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For the sake of completion, here is a full listing of all the answers:
Across
1. Filled with freight : LADEN
6. Freeway haulers : SEMIS
11. Kilmer of "Heat" : VAL
14. Together : AS ONE
15. Take in exchange : TRADE
16. Dingo's avian prey : EMU
17. Grounds for impeachment : HIGH TREASON
19. Wheel part : RIM
20. Music of Mumbai : RAGA
21. ___ clef : BASS
22. Sidestep : DODGE
24. TV show anchored by Bill O'Reilly from 1989 to 1995 : INSIDE EDITION
27. Concise summary : PRECIS
29. Termite look-alike : ANT
30. "Dry clean only," e.g. : LABEL
31. In the hub of : AMID
34. Fail to note : OMIT
38. Gannett's ___ Today : USA
39. Underhanded attack : LOW BLOW
42. Jungle swinger : APE
43. Wise one : SAGE
45. Mountaineer's goal : PEAK
46. Palomino or pinto : HORSE
48. Grabbed a bite : ATE
50. ___ of interest : PERSON
51. Hundred-to-one odds, say : OUTSIDE CHANCE
57. Was inquisitive : PRIED
58. Dawdling : SLOW
59. Old record player : HI-FI
62. Be bedridden : AIL
63. Batter's reward after pitches like those described at the starts of 17-, 24-, 39- and 51-Across : BASE ON BALLS
66. "Cool!," in surfer slang : RAD!
67. ___ gas : INERT
68. Cashmere alternative : ORLON
69. Word ignored in alphabetizing : THE
70. Aquaria : TANKS
71. Having a sure hand : ADEPT

Down
1. Cowardly Lion portrayer Bert : LAHR
2. Where Kyrgyzstan is : ASIA
3. Holder of tomorrow's lunch, maybe : DOGGIE BAG
4. Improve : ENHANCE
5. Circus safeguard : NET
6. Position : STEAD
7. Take out : ERASE
8. En ___ (as a whole) : MASSE
9. Wedding words : I DO
10. Submit, as a résumé : SEND IN
11. "Rigoletto" composer : VERDI
12. Pal in Peru : AMIGO
13. Unit of light : LUMEN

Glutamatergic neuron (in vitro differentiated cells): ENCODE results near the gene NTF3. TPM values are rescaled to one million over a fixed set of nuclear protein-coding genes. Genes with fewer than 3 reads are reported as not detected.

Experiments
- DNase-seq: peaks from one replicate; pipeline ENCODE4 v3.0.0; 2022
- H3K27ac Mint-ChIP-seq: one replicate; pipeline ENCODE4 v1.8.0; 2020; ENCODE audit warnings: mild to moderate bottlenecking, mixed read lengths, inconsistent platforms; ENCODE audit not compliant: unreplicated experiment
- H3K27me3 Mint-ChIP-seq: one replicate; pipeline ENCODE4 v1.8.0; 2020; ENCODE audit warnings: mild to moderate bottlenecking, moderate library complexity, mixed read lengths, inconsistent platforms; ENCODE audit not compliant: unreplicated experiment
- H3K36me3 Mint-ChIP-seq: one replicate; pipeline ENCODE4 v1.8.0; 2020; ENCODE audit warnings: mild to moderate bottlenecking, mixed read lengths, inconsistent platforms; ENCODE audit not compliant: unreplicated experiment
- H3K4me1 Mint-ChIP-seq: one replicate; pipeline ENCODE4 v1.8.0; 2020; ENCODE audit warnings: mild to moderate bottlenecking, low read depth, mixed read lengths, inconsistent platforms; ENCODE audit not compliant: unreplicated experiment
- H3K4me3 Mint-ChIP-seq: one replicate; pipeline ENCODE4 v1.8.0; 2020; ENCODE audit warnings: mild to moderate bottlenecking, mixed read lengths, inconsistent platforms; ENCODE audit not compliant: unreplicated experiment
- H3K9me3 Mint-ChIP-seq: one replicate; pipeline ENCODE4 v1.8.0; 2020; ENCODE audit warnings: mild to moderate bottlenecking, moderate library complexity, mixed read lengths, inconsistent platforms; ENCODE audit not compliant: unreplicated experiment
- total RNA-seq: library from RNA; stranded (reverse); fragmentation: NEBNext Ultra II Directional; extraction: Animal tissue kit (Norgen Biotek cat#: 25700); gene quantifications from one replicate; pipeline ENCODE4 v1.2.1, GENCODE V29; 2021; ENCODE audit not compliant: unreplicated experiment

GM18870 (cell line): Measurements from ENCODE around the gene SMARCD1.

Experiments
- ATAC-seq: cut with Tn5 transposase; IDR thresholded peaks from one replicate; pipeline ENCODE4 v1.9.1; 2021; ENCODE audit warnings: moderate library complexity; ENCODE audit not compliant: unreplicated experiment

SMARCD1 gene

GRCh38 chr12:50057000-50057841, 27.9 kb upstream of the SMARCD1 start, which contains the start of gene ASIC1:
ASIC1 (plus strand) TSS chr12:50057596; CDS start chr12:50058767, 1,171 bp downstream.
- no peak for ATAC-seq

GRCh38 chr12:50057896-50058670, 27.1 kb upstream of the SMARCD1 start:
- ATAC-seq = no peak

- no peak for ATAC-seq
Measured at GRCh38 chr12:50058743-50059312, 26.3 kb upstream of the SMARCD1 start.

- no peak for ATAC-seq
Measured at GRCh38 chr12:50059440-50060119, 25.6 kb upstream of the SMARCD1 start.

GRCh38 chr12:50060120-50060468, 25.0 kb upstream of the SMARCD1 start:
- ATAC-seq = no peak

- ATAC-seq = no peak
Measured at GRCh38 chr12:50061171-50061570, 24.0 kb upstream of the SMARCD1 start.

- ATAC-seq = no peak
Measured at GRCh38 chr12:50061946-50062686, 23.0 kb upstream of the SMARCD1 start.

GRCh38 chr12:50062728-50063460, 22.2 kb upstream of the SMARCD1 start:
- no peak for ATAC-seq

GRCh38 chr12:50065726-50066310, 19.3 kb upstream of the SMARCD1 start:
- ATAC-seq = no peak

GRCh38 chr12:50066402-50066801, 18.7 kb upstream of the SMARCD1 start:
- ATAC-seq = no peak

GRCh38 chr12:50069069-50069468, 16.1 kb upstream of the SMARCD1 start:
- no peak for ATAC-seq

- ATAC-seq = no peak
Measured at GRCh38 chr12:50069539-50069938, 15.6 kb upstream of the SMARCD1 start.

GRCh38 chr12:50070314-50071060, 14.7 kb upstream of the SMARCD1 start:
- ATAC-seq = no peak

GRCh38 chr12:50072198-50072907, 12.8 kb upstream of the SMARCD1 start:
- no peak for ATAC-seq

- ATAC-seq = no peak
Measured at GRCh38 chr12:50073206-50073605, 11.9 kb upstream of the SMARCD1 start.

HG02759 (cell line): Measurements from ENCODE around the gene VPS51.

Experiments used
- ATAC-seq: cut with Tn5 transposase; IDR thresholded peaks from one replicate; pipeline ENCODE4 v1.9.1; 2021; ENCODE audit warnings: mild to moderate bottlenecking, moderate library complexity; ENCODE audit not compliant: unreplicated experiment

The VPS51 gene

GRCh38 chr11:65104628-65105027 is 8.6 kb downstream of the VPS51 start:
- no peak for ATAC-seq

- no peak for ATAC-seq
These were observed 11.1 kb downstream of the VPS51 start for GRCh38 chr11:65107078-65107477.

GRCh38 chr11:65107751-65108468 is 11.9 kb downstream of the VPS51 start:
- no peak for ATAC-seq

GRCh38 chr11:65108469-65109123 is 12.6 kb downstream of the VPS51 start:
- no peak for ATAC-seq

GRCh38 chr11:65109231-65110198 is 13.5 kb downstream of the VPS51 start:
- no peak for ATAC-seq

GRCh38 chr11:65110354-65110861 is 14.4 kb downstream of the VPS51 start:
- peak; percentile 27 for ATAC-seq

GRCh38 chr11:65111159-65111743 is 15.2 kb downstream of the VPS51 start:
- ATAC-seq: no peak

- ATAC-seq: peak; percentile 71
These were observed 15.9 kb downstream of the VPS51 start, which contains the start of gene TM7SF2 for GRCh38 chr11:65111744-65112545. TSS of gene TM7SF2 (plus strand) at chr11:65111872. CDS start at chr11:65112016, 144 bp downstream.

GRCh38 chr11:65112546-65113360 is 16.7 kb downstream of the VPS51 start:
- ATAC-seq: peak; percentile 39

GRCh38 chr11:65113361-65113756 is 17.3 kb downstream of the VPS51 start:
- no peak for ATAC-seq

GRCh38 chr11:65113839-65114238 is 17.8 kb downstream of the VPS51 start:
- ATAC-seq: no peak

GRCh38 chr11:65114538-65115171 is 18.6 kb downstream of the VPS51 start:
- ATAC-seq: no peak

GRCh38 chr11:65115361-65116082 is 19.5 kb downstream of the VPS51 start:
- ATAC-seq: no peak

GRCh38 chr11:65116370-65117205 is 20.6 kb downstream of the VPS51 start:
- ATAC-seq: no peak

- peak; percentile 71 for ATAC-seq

18. Hank Aaron's 2,297 : RBIS
23. Filmmaker Preminger : OTTO
25. Place for a window box : SILL
26. Middle part of a pedestal : DADO
27. In addition to : PLUS
28. Tabula ___ : RASA
31. Reverential regard : AWE
32. Deg. held by Mitt Romney : MBA
33. Type : ILK
35. "The Count of Monte Cristo" setting : MARSEILLE
36. ___ facto : IPSO
37. Archie, Betty or Veronica : TEEN
40. ___ page : OP-ED
41. "___ pigs fly!" : WHEN
44. Lack of difficulty : EASE
47. Orange source : ORCHARD
49. Morsel : TIDBIT
50. One of 16 in a chess set : PAWN
51. Eye-catching works : OP ART
52. ___ Heep : URIAH
53. "Mañana" feature : TILDE
54. W.W. II bomb site : ESSEN
55. Grocery worker : CLERK
56. Sounds like an owl : HOOTS
60. Turkey : FLOP
61. "___ it rich?" : ISN’T
64. Repeated request from an Alabama cheerleader : AN A
65. Slithering predator : BOA


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2 comments :

Anonymous said...

*Morrison* was cast for a Batman movie? :) Minor edit needed there...

By the way, Val Kilmer usually doesn't make many people's list of favorite people, but he really had a couple of GREAT lines in Tombstone ('93): "Ah'm yoah Huckleberry!" and [answering the line "Are you retired too?" about Wyatt Earp, "Not me. Ah'm in mah prime!"

Bill Butler said...

Thanks for catching the typo. A good one that :) All fixed now.

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About This Blog

This is the simplest of blogs.

I do the New York Times puzzle online every evening, the night before it is published in the paper. Then, I "Google & Wiki" the references that puzzle me, or that I find of interest. I post my findings, along with the solution, as soon as I am done, usually well before the newsprint version becomes available.

About Me

The name's William Ernest Butler, but please call me Bill. I grew up in Ireland, but now live out here in the San Francisco Bay Area. I am retired, from technology businesses that took our family all over the world.

I try to answer all emails, so please feel free to email me at bill@paxient.com.

Crosswords and My Dad

I worked on my first crossword puzzle when I was about 6-years-old, sitting on my Dad's knee. He let me "help" him with his puzzle almost every day as I was growing up. Over the years, Dad passed on to me his addiction to crosswords. Now in my early 50s, I work on my Irish Times and New York Times puzzles every day. I'm no longer sitting on my Dad's knee, but I feel that he is there with me, looking over my shoulder.

This blog is dedicated to my Dad, who passed away at the beginning of this month.

Bill
January 29, 2009